IPB

( Log In ) Log In is for TREC Teachers & Researchers only

 
Reply to this topicStart new topic
> July 9 - 2005
Betty_Carvellas
post Jul 11 2005, 04:45 PM
Post #1


TEA Teacher
***

Group: TEA Teacher
Posts: 41
Joined: 6-July 05
Member No.: 20



July 9 - 2005

We sailed this morning shortly after 8 AM. Soon after, the serious business of unpacking began. Most of the science equipment had been shipped ahead of time or stored on board from last summer's cruise. It all needed to be taken out of storage, unpacked, and set up in the upper lab, on deck, or in the portable lab on the bow. Although the science crew is small, there's an amazing amount of equipment necessary to support the work that goes on during the 2 weeks of the cruise. And, although the lab space is excellent, it's compact, and the lab must be set up to accommodate not only the equipment, but the scientists who work in the lab. Check out the picture of the lab during set up and the one of just a few of the many boxes set out on deck waiting to be unpacked and sorted.

IPB Image

IPB Image

While many of us were working on deck, we heard the announcement that whales had been sighted off the port side. Sure enough, there was a small group of orcas ("killer" whales) alongside the ship, close enough to see well even without binoculars. They were easily identified by their narrow, triangular dorsal fin.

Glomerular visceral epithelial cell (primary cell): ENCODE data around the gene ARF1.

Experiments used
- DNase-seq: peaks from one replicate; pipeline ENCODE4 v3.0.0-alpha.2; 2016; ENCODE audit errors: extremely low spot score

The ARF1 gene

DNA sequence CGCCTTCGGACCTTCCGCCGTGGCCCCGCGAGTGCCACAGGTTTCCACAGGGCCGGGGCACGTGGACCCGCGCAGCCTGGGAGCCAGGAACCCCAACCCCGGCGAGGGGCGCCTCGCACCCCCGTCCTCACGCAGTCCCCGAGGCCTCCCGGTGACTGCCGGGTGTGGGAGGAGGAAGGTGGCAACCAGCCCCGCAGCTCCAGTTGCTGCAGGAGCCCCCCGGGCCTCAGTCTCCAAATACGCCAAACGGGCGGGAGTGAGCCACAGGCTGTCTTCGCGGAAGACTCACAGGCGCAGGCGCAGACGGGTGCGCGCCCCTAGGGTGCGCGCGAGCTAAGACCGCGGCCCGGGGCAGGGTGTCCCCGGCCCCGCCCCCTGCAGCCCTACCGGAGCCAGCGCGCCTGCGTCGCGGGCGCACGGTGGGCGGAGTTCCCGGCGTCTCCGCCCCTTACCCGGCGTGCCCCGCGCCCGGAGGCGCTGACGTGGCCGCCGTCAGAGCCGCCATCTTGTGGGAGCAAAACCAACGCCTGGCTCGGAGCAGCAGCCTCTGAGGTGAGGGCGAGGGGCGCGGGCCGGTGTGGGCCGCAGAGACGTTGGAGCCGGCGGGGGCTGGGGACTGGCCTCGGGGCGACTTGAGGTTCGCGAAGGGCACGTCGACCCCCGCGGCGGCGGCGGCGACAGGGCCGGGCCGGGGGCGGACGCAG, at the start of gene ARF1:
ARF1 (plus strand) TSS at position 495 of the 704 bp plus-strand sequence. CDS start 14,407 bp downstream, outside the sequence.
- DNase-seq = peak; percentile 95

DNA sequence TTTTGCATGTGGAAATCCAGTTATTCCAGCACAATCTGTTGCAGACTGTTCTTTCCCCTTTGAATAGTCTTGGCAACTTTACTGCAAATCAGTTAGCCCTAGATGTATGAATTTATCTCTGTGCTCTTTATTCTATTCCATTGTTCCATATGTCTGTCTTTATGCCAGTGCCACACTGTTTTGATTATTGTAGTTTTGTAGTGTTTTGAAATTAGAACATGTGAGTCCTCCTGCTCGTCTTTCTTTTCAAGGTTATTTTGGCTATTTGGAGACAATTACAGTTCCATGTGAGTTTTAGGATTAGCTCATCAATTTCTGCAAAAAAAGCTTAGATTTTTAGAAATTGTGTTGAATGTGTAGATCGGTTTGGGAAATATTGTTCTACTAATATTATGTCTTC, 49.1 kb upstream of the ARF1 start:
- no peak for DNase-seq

Right after lunch, we heard the alarm indicating a safety drill. We all collected our jackets and carried them to our assigned stations. If you check out the picture, you'll see that the reflectors work very well! Safety is always a primary concern while out at sea, and the drills are a reminder not to take ship board life for granted.

IPB Image

Because I'm responsible for daily journals, I've brought my laptop on board and it's set up in my room. Gerald Rohatensky, the ship's computer specialist, not only set it up but added a great GPS program that allows me to track the ship's movements. As I write this at 7 PM Pacific Time, our latitude is 57 degrees, 7 minutes N and our longitude is 150 degrees, 57 minutes W. If you check the coordinates on a map, you'll see that we are southeast of the island of Kodiak. Today's science work consisted of water sampling only. Our benthic work will begin as soon as we go through Unimak Pass into the Bering Sea.
User is offlineProfile CardPM
Go to the top of the page
+Quote Post

Reply to this topicStart new topic
1 User(s) are reading this topic (1 Guests and 0 Anonymous Users)
0 Members:

 



- NSF Acknowledgment & Disclaimer Time is now: 31st May 2016 - 02:13 PM
IPS Driver Error  

There appears to be an error with the database.
You can try to refresh the page by clicking here.

Error Returned

We apologise for any inconvenience